Being “well-heeled” could be detrimental to your health.
New research has shown a link between high heels‚ foot deformity‚ osteoarthritis and other injury.
A comprehensive review of a host of studies on the health effects of high heels‚ published in the journal BMC Public Health‚ has found that while high heels “bring psychosexual benefits to women‚ they are detrimental to their health”.
“The … review provides clear evidence of an association between high heel wear and foot deformity‚ musculoskeletal pain and first-party injury‚” researchers found‚ adding that high heels increased the risk of
Specialist orthopaedic surgeon Dr Rhinesh Chetty warned that wearing high heels caused “abnormal foot biomechanics”.
“With constant use of these types of shoes it eventually causes micro damage to the front‚ middle and back of the foot.”
He said if bunions and hammer toes — a deformity which causes a toe to bend or curl downwards — develop it means that you are using high heels too often and this can lead to metatarsalgia‚ a condition in which the ball of the foot becomes painful and inflamed. He said this in turn can start a vicious cycle that can lead to stress fractures and ligament ruptures and possibly to permanent foot damage and deformity.
“Limit time in high heels and if you develop active pain and swelling you may need a vacation from your heels.”
Chetty said “surgery should be last resort as it can cause worsening pain despite having a better looking foot. Foot surgery is also notorious for delayed wound healing.”
Shoe designer Devan Odayan‚ a local footwear manufacturer explained that high heels with narrow fronts exerted immense pressure on toes‚ often accompanied by musculoskeletal pain and‚ in some cases‚ deformity.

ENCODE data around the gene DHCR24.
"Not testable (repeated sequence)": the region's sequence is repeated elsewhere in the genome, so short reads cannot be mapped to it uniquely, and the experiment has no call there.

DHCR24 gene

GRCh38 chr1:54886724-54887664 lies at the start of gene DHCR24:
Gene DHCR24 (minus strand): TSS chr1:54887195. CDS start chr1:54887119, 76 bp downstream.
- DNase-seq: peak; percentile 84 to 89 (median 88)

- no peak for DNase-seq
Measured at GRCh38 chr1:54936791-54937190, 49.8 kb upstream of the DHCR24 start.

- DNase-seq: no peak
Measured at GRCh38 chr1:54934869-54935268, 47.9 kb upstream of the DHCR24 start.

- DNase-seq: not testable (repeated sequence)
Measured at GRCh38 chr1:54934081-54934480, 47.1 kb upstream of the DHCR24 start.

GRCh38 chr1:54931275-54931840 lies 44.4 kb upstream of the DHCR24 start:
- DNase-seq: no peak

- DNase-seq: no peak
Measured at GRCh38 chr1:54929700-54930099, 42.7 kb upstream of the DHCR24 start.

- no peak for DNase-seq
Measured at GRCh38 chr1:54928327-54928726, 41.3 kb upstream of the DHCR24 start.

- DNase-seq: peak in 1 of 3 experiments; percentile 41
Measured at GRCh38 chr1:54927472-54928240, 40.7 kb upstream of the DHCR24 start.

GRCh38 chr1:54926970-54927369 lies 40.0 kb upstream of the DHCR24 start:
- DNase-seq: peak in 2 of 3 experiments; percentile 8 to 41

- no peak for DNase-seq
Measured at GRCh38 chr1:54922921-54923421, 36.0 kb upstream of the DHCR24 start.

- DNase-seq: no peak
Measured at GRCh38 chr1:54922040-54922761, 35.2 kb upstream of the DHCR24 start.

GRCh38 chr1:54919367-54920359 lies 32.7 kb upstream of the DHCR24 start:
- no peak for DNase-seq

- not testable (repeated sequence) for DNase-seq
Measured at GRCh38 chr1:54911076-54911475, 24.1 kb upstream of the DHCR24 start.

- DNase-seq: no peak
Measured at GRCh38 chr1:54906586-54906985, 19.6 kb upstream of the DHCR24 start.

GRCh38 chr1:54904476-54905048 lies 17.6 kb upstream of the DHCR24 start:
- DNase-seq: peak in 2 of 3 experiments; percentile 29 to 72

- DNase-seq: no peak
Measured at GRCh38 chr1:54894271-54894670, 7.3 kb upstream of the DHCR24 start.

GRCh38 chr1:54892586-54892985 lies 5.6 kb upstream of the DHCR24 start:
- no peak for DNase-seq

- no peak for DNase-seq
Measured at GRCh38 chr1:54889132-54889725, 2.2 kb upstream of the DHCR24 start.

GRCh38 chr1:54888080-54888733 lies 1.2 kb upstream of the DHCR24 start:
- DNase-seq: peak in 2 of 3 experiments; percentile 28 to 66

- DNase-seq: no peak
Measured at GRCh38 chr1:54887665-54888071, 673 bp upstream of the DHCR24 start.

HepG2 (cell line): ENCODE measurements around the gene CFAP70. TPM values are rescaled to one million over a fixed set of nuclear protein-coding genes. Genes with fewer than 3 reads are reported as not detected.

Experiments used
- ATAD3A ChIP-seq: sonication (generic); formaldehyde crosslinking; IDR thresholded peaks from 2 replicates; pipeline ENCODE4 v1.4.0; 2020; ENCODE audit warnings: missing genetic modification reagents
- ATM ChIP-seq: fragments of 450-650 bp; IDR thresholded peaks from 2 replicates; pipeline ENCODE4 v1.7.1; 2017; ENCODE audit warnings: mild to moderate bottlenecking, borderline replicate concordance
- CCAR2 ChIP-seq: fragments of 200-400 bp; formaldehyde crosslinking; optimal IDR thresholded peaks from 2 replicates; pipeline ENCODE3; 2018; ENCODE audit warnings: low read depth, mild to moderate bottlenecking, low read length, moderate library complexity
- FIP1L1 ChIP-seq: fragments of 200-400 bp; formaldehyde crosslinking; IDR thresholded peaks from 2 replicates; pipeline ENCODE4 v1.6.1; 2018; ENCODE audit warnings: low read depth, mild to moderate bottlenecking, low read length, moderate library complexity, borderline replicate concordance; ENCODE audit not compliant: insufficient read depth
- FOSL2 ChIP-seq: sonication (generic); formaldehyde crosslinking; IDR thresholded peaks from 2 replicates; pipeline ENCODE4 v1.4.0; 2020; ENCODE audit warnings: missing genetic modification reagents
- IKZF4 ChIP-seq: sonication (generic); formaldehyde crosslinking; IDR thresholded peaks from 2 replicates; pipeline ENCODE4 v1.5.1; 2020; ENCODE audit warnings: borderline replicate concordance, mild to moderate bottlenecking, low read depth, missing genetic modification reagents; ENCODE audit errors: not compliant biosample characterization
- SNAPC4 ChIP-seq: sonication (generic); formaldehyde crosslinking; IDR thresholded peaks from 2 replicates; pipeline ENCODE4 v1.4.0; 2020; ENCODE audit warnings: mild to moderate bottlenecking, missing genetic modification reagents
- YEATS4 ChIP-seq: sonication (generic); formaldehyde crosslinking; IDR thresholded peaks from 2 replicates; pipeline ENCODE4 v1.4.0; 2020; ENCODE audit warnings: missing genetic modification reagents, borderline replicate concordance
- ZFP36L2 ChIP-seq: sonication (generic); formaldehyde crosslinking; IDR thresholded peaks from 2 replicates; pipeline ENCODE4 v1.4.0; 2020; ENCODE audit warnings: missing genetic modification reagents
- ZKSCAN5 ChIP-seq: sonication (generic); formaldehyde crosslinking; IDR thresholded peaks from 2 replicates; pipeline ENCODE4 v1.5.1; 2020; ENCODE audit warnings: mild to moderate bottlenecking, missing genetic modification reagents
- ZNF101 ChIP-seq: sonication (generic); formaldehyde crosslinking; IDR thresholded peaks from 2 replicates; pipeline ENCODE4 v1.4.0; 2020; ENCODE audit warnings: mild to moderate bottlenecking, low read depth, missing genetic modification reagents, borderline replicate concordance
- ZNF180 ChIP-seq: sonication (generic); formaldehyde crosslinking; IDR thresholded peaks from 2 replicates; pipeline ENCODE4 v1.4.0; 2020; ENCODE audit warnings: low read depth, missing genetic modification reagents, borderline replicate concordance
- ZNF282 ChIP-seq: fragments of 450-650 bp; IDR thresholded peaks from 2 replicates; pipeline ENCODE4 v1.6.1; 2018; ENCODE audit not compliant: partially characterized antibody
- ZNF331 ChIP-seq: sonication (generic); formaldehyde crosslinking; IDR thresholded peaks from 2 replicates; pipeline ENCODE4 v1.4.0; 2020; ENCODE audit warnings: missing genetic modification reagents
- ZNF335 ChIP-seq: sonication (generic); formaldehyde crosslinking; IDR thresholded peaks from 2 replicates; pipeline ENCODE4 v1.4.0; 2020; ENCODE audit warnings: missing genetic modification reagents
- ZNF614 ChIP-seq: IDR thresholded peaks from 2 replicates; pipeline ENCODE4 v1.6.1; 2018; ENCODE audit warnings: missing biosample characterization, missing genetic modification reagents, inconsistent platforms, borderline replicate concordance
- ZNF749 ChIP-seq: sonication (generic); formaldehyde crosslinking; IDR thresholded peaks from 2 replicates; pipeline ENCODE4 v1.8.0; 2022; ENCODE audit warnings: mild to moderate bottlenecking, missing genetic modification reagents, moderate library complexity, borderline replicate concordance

“Due to the unnatural angle‚ abnormal pressure is also borne by the foot’s heel‚ causing a detrimental knock-on effect on knee joints.
“It has also been shown that high heels cause unnatural bending of the knees and if worn for long periods‚ can shorten the posterior leg muscles. The Achilles tendon may also be damaged and back pain is a common symptom.”
Odayan said women were increasingly embracing the “boyfriend” fashion trend by wearing more comfortable masculine clothes and shoes.
South African women are divided on ditching their heels.
One fashionista who asked not to be named said she had no plans to kick her heels.
“I personally do not have any health issues associated with wearing heels. I love my heels and will never give them up.
“The key is finding good comfortable ones.”
But Johannesburg attorney Serisha Azaria Moodley has given hers the boot.
“I have ditched mine and its the most liberating thing I’ve done. Unless you have an amazingly comfortable pair of heels‚ I don’t really think it’s worth the pain.
“Of course there are numerous studies that show the adverse effects on your lower back and the effect on your feet but that wasn’t really my motivation‚” said Moodley.
by Suthentira Govender – TimesLIVE